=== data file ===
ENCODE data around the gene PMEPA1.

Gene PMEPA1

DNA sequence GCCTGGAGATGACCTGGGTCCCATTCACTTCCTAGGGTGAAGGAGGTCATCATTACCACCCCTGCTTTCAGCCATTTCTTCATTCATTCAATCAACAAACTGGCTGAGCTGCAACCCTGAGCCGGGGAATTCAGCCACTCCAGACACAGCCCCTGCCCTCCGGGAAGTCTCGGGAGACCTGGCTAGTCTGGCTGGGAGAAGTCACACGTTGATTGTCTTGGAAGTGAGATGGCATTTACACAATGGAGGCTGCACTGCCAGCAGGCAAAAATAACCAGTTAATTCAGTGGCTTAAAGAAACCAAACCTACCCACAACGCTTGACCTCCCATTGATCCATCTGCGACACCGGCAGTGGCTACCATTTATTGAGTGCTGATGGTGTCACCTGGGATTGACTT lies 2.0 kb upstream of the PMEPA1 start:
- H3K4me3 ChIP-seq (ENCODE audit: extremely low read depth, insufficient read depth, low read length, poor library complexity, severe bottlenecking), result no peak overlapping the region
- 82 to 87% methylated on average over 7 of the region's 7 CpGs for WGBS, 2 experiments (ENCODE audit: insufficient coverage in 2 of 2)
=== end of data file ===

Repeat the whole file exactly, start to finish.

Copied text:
ENCODE data around the gene PMEPA1.

Gene PMEPA1

DNA sequence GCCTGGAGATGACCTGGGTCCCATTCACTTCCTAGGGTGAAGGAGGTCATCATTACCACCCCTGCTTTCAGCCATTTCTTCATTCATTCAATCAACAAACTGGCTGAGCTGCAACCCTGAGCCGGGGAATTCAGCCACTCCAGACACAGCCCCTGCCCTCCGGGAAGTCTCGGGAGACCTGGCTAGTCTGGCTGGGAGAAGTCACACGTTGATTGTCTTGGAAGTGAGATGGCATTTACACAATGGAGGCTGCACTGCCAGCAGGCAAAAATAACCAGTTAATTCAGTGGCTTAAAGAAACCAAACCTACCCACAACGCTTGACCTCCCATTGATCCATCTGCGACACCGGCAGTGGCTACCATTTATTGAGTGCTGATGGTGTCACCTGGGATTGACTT lies 2.0 kb upstream of the PMEPA1 start:
- H3K4me3 ChIP-seq (ENCODE audit: extremely low read depth, insufficient read depth, low read length, poor library complexity, severe bottlenecking), result no peak overlapping the region
- 82 to 87% methylated on average over 7 of the region's 7 CpGs for WGBS, 2 experiments (ENCODE audit: insufficient coverage in 2 of 2)